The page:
What did you find most fulfilling about the experience?
Experiencing life in New York City for three months was the most exciting part of the experience. I worked on my own anthropological/art-based research project with the Leyburn Scholars Program in Anthropology (pedestrian movement as it is influenced by the smartphone) while I was there, and spent every Friday walking through the city with my video camera. I filmed pedestrians all over the city, and discovered so many hidden corners, parks and neighborhoods that way.
At the studio, Taryn’s pieces inspired me to critically analyze a variety of systems that our society has created to navigate the world around us, including systems of power and justice and methods of classification. For example, her series Paperwork and the Will of Capital looks at powerful world leaders through the lens of beautiful and delicate flowers. She photographed flower arrangements present at the signing of many different international treaties and agreements, and paired each photo with a biographical description of the event. I appreciate this newfound interest that I have in considering these systems, and using the systems as a means to satisfy curiosities, dispel anxieties and better understand the complexities of our world.
What was the most challenging aspect of it, and how did you overcome that challenge?
It was intimidating to work for an artist so respected and successful in the international world of art, especially in New York’s competitive and chaotic environment. Another issue was knowing when to ask for help and when to find my own solution. A lot of my assignments were self-designed or self-imposed based on a meeting I had with the studio manager at the start of the summer. I eventually learned to speak up and ask for work, and if I finished early, I left early. It took some time to build confidence, but I think that will be a lot easier in my next work environment.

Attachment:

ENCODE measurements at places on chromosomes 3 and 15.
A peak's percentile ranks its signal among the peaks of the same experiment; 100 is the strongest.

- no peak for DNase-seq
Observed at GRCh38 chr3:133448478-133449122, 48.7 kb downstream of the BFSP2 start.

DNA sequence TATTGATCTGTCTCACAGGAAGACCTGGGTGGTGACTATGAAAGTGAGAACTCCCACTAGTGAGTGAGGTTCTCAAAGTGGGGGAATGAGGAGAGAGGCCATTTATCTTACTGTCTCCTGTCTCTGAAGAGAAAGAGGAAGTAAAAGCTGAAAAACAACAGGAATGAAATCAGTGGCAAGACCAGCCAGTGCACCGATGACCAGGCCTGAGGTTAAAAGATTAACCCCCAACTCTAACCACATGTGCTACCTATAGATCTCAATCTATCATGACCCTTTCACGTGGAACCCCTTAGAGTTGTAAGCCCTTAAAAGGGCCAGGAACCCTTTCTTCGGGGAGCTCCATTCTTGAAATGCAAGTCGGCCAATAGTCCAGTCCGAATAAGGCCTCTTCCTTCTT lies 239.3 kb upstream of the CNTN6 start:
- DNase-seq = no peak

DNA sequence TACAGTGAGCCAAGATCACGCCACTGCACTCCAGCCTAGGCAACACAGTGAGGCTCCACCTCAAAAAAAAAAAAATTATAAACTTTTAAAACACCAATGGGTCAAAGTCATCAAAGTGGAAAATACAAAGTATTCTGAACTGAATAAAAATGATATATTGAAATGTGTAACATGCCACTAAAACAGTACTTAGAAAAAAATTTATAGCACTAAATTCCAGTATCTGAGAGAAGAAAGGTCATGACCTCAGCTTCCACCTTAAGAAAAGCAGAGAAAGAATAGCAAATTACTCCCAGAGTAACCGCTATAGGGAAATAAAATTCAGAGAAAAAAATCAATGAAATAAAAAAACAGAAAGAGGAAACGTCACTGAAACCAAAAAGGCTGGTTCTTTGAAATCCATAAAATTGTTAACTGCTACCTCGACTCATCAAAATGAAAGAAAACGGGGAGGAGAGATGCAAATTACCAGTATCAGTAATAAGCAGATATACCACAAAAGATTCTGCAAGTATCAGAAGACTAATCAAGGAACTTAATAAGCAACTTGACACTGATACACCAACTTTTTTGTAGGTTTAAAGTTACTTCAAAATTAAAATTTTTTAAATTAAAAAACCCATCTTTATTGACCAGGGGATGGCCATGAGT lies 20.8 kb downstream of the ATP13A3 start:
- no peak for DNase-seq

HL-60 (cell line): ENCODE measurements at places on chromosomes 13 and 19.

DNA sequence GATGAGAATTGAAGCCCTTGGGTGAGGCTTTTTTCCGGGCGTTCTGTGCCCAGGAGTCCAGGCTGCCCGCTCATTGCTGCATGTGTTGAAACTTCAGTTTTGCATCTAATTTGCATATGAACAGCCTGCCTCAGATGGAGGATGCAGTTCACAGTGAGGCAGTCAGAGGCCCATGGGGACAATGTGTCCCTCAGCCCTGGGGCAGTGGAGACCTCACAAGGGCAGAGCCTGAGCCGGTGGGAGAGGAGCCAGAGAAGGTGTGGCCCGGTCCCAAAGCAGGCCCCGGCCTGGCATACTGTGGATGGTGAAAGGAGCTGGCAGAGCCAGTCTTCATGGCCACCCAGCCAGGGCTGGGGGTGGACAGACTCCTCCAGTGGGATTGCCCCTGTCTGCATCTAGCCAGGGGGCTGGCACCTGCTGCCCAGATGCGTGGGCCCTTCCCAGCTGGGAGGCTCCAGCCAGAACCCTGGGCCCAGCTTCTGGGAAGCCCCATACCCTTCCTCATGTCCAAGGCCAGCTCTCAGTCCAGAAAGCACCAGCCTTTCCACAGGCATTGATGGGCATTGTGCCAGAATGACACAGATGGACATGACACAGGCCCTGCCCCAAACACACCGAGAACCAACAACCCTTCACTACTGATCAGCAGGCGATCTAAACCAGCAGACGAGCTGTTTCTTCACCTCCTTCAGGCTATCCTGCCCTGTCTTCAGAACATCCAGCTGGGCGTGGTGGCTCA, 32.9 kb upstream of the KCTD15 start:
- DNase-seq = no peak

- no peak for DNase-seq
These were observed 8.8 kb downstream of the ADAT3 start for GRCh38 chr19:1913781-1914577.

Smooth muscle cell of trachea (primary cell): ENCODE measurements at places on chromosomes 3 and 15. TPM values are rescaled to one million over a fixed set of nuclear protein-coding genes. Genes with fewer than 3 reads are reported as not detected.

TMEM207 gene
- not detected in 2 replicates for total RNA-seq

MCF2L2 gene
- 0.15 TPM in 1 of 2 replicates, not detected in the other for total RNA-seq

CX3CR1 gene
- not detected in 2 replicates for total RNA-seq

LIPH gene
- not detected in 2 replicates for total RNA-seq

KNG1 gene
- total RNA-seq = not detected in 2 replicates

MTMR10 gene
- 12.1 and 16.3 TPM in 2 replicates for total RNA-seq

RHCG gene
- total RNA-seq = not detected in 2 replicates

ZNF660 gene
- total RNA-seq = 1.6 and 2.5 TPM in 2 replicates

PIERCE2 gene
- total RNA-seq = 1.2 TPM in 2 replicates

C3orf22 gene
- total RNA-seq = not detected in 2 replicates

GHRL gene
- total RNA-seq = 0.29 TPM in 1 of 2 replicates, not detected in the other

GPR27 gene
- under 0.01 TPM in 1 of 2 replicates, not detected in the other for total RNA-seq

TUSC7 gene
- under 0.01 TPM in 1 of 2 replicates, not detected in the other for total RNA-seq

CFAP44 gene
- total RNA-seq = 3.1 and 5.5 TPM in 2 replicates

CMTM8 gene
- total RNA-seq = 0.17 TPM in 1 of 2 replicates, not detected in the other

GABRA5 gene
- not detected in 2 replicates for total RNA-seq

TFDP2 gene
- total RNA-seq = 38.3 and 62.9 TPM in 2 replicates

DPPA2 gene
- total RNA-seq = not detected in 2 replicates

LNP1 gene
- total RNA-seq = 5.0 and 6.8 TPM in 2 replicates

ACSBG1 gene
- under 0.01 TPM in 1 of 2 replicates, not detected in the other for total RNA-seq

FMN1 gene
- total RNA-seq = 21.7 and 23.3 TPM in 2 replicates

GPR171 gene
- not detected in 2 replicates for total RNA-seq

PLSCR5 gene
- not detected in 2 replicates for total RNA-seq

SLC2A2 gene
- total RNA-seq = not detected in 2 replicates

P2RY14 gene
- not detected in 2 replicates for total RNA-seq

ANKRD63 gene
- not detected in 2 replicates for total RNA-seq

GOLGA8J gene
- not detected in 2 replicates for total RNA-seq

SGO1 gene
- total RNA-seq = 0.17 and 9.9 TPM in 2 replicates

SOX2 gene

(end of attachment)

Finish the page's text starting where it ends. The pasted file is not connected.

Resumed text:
What did you like most about spending time in New York City?
Every day, I stepped out of my apartment and was instantly invigorated by the energy and people of the city. There is a sort of organized entropy in the choreography of pedestrians of NYC that never failed to entrance me while filming for my research. I rarely ever sat down, and I used every day I wasn’t working to visit museums, parks, libraries, restaurants, concerts and shows. The public art that pervades the city constantly inspired me as I was creating my own art. I can’t wait to be back there!
How did your education at W&L impact your summer adventure?
Most of all, W&L encourages you to be a sociable, curious person. This emphasis on building relationships created more depth in my conversations with the studio managers, and allowed me to hear their personal opinions of working in art world. W&L teaches you to be honest, hardworking, up-front and detail-oriented. I believe all of these characteristics stood out to the studio in comparison to past interns. Privacy is very important at the studio, and it was funny how often I was reminded to keep things to myself, as they had no idea that is a given at W&L. In the copy-editing process for Taryn’s newest book, I caught a few errors that my manager didn’t see after reading the book over and over again. I definitely relied on my business classes in Excel and marketing to do my work in a more efficient manner.
Do you think the internship will change your future plans in any way?
I was hoping to cross a few things off my list in terms of what I wanted to pursue after school. Unfortunately (or fortunately), I think this summer expanded this list. I learned about careers in art production, arts nonprofits, fundraising, branding, landscape architecture, digital marketing and more. I met with a lot of alumni in the arts and marketing, and as of now, my goal is to be back in NYC or abroad after school– but who knows what I will be doing.